Nilson Carroll's Awards

5) Her Story
Part CSI and part David Lynch, with just a tiny pinch of Edward Albee, Her Story proves that the potential of FMV remains untapped even in 2015. Through the clever use of language and monologue, the narrative compels players to push forward in one of the most engaging adventure titles in recent memory. Chilling, atmospheric, but also charming and human, Her Story is best played with headphones on, deep in the quiet of the night. The finest games totally absorb their players. This is one of those games.

4) The Legend of Zelda: Majora's Mask 3D
The Legend of Zelda: Majora's Mask is the most concise and heavy game in a series of consistent masterpieces that is basically 30 years old. With some slight updates, the 3DS version preserves the atmosphere and mystery of the original and puts the game in the hands of a new generation of players. Majora's Mask is poetry, offering only players willing to think and experiment an unforgettable journey through Termina, the bizarro-Hyrule.

3) Bloodborne
Bloodborne consolidates the Souls experience in one tight Lovecraftian swoop. It's a Souls game stripped of all excess — its greatest strength and weakness. The game lacks the overwhelming quality that makes the series for me. Still, the game is pure From at its best and is probably the most disgusting game in the series. Bloodborne, a weird, decidedly gross and obtuse game with a niche birthright, somehow, is a hot PS4 seller and I love it (it just needs more skeletons).

2) Undertale
I was worried that Undertale wouldn't be the real deal. I was worried that it'd capitalize on the charms of EarthBound and then sneak out the back exit during the standing ovation. With a carefully crafted meta-narrative and colorful cast of goofballs, Undertale was a sure hit. But what ultimately makes Undertale shine (and continue to shine) is its sense of highs and lows, deadly seriousness, genuine playfulness, and deep longing. Oh, and the soundtrack is killer.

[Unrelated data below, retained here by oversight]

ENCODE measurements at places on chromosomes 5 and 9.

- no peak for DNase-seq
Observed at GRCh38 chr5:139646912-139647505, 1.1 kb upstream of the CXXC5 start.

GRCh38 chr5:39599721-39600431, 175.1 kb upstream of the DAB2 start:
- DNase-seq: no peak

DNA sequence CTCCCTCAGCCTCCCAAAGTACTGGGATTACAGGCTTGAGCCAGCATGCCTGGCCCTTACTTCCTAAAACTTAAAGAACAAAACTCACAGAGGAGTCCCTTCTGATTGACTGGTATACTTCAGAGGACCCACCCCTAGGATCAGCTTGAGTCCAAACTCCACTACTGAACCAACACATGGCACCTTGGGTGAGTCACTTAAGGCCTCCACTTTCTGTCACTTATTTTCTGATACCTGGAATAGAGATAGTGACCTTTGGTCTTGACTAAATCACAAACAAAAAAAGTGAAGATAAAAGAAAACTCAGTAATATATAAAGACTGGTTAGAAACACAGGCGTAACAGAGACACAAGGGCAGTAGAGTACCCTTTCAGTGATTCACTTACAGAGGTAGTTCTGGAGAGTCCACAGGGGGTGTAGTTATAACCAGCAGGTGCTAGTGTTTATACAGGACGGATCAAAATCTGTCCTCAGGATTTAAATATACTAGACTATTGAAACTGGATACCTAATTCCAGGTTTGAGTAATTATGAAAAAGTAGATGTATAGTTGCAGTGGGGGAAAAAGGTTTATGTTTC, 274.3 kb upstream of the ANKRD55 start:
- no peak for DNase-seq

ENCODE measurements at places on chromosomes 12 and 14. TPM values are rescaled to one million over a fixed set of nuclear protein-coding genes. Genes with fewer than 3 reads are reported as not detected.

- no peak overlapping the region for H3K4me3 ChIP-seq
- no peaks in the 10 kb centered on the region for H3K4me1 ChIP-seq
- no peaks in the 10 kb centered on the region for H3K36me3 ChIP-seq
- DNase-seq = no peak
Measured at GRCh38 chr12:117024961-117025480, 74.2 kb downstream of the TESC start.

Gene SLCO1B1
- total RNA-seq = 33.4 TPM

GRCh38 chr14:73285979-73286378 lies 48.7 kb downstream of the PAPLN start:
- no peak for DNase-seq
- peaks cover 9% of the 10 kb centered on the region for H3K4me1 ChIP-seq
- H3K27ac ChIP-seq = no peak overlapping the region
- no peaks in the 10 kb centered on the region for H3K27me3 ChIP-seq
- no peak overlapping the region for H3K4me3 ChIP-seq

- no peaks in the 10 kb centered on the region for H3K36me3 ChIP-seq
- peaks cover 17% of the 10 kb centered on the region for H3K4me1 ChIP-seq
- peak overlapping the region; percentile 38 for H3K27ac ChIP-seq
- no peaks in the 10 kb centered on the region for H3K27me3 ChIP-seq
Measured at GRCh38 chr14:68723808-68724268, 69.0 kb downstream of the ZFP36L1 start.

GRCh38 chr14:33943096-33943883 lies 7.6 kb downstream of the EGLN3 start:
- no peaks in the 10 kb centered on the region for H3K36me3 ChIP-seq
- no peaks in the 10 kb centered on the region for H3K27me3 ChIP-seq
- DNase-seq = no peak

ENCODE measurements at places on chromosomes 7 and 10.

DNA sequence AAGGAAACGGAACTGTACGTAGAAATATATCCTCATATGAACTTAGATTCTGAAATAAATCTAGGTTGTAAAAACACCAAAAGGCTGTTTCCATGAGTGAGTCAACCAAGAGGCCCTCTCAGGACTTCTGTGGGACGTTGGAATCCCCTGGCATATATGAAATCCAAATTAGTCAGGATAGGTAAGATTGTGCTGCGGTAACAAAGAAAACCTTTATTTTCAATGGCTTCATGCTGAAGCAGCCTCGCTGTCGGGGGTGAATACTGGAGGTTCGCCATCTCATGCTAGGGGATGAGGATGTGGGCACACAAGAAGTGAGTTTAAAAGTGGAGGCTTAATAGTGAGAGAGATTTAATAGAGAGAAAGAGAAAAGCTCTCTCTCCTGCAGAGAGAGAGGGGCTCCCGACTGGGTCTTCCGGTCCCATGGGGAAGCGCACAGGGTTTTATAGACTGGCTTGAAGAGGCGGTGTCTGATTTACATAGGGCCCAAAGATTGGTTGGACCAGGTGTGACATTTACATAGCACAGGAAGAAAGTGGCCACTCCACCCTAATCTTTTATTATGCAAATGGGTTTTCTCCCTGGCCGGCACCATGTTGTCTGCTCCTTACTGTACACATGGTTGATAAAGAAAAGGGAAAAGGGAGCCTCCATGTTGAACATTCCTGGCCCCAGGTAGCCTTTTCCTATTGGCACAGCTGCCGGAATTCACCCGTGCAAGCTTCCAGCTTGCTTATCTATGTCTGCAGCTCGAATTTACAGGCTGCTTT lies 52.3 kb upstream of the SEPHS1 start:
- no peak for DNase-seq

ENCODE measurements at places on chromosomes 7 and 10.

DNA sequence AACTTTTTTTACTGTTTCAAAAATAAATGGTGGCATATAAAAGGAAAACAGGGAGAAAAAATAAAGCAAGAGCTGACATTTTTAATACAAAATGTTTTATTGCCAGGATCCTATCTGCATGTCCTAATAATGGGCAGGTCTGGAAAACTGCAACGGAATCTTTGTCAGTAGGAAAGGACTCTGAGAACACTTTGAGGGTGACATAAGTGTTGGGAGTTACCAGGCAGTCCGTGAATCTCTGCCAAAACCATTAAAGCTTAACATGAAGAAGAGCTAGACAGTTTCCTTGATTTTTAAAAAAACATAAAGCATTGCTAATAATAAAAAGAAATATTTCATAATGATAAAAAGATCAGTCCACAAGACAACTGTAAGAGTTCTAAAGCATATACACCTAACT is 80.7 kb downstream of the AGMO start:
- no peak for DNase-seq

1) Xenoblade Chronicles X
Tetsuya Takahashi once said something in Nintendo Power along the lines of Xenoblade Chronicles being 5% of the scale he wants to achieve in his next game. XCX may not be 20 times the size of its predecessor, but it's pretty close. XCX is for those who wanted more from Final Fantasy XII, for those that want to be overwhelmed and smothered by their JRPGs. XCX barely satisfies that Xenogears itch, yet there is some level of maturity in its director's storytelling restraint. It might be hyperbole, but it's still true: XCX is the future of JRPGs. It's ecstasy.

Best Non-RPG of 2015

Tie: Downwell & Call of Duty: Black Ops 3
One, a single-dev love letter to retro gaming. The other, a AAA marvel of maximalist content. The former, an addictive single player experience that is as enjoyable as it is genuinely cool, a meditative game. And the latter, a sprawling multiplayer sport that induces inexplicable rage from you and all your friends at 4am. Both games seem at odd with each other and yet both are wholly necessary and almost perfect at what they seek to do.